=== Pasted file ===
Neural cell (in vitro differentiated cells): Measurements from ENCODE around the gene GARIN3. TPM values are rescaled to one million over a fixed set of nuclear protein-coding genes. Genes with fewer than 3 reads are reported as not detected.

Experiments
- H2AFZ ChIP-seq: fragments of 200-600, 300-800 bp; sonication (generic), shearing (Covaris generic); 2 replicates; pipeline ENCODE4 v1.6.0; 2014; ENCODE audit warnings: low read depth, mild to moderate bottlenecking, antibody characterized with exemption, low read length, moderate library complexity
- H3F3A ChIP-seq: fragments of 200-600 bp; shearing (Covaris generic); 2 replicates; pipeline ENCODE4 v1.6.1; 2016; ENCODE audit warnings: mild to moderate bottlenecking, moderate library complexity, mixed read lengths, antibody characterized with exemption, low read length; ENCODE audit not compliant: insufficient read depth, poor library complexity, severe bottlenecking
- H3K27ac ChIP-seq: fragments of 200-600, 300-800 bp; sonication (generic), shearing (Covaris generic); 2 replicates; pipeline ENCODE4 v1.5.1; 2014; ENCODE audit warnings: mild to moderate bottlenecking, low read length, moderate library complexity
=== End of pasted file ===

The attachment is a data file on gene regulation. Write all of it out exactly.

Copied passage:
Neural cell (in vitro differentiated cells): Measurements from ENCODE around the gene GARIN3. TPM values are rescaled to one million over a fixed set of nuclear protein-coding genes. Genes with fewer than 3 reads are reported as not detected.

Experiments
- H2AFZ ChIP-seq: fragments of 200-600, 300-800 bp; sonication (generic), shearing (Covaris generic); 2 replicates; pipeline ENCODE4 v1.6.0; 2014; ENCODE audit warnings: low read depth, mild to moderate bottlenecking, antibody characterized with exemption, low read length, moderate library complexity
- H3F3A ChIP-seq: fragments of 200-600 bp; shearing (Covaris generic); 2 replicates; pipeline ENCODE4 v1.6.1; 2016; ENCODE audit warnings: mild to moderate bottlenecking, moderate library complexity, mixed read lengths, antibody characterized with exemption, low read length; ENCODE audit not compliant: insufficient read depth, poor library complexity, severe bottlenecking
- H3K27ac ChIP-seq: fragments of 200-600, 300-800 bp; sonication (generic), shearing (Covaris generic); 2 replicates; pipeline ENCODE4 v1.5.1; 2014; ENCODE audit warnings: mild to moderate bottlenecking, low read length, moderate library complexity